What to do about an underage possession of alcohol charge with no evidence?

Get Legal Help Today

 Secured with SHA-256 Encryption

What to do about an underage possession of alcohol charge with no evidence?

We are charged with theft by taking and underage possession of alcohol. We were arrested in the bathroom of a bar, but had no drinks in our hands. We were not breathalized or anything to make sure we were actually drinking. We weren’t even asked if we had been drinking; it was simply assumed. We were placed in handcuffs and in the back of a police car, although, we weren’t read our Miranda rights. We didn’t confess to the crime though. We were caught with the stolen property in the bathroom. We were not asked questions or anything. Should these charges still stand? We also both had fake ID’s, but we are not being charged with having those though.

Asked on July 31, 2011 Georgia

Answers:

M.D., Member, California and New York Bar / FreeAdvice Contributing Attorney

Answered 10 years ago | Contributor

First of all, I'd more concerned about the theft charge. That having been said, the MIP (minor in possession) stems from the fact that you had false ID for the purposes of obtaining alcohol; my understanding is that in GA this counts as an MIP. As to your Miranda rights, it is a popular misconception that you be read these rights automatically upon arrest. This simply is not the case. You only need to be right the Miranda warning if you are arrested (in custody) and you are then questioned. As long as you are not questioned the right to a warning is not triggered.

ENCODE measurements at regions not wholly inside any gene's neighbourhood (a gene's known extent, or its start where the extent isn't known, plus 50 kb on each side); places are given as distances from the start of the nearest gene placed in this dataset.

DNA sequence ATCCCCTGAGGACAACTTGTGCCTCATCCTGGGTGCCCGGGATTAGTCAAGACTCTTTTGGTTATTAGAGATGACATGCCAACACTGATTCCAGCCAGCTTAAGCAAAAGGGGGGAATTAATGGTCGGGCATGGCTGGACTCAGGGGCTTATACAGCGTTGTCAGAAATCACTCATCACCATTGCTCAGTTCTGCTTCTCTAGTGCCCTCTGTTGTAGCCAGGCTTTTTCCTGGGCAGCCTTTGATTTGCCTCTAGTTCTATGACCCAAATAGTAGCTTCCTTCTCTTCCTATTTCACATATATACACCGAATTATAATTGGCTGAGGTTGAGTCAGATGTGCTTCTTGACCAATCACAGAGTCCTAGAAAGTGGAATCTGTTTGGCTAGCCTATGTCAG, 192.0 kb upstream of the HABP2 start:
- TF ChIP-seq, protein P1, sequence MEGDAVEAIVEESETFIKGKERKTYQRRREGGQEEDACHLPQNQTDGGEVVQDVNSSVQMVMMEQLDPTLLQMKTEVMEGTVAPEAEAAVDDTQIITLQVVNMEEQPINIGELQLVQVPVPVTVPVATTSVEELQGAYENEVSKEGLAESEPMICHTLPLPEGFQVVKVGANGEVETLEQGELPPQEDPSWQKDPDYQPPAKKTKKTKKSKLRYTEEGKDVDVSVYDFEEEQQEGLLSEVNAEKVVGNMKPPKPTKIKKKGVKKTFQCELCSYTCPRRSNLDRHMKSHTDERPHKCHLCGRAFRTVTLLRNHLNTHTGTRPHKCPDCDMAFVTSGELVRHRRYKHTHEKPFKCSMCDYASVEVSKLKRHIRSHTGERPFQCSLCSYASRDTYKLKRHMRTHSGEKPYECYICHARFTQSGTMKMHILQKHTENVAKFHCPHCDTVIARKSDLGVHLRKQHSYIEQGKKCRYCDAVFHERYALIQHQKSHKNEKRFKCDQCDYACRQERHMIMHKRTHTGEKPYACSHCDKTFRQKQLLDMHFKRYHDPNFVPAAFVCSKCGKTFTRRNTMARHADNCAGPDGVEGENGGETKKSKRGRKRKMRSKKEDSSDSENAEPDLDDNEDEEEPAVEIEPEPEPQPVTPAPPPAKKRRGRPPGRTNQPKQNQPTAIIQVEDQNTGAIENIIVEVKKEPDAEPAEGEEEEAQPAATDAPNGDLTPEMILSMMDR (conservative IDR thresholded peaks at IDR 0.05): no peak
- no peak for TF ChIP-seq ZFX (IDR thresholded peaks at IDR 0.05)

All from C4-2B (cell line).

Bottom line, you are in a lot of trouble. Do yourself a favor and get a legal representation. Retain an attorney who specializes in these type cases. They can best represent your interests. Possibly there was some procedural impropriety that would apply. The consequences of a conviction can affect your license, college admissions, eligbility for student loans, and employment, etc.

M.D., Member, California and New York Bar / FreeAdvice Contributing Attorney

Answered 10 years ago | Contributor

First of all, I'd more concerned about the theft charge. That having been said, the MIP (minor in possession) stems from the fact that you had false ID for the purposes of obtaining alcohol; my understanding is that in GA this counts as an MIP. As to your Miranda rights, it is a popular misconception that you be read these rights automatically upon arrest. This simply is not the case. You only need to be right the Miranda warning if you are arrested (in custody) and you are then questioned. As long as you are not questioned the right to a warning is not triggered.

Bottom line, you are in a lot of trouble. Do yourself a favor and get a legal representation. Retain an attorney who specializes in these type cases. They can best represent your interests. Possibly there was some procedural impropriety that would apply. The consequences of a conviction can affect your license, college admissions, eligbility for student loans, and employment, etc.


IMPORTANT NOTICE: The Answer(s) provided above are for general information only. The attorney providing the answer was not serving as the attorney for the person submitting the question or in any attorney-client relationship with such person. Laws may vary from state to state, and sometimes change. Tiny variations in the facts, or a fact not set forth in a question, often can change a legal outcome or an attorney's conclusion. Although AttorneyPages.com has verified the attorney was admitted to practice law in at least one jurisdiction, he or she may not be authorized to practice law in the jurisdiction referred to in the question, nor is he or she necessarily experienced in the area of the law involved. Unlike the information in the Answer(s) above, upon which you should NOT rely, for personal advice you can rely upon we suggest you retain an attorney to represent you.

Get Legal Help Today

Find the right lawyer for your legal issue.

 Secured with SHA-256 Encryption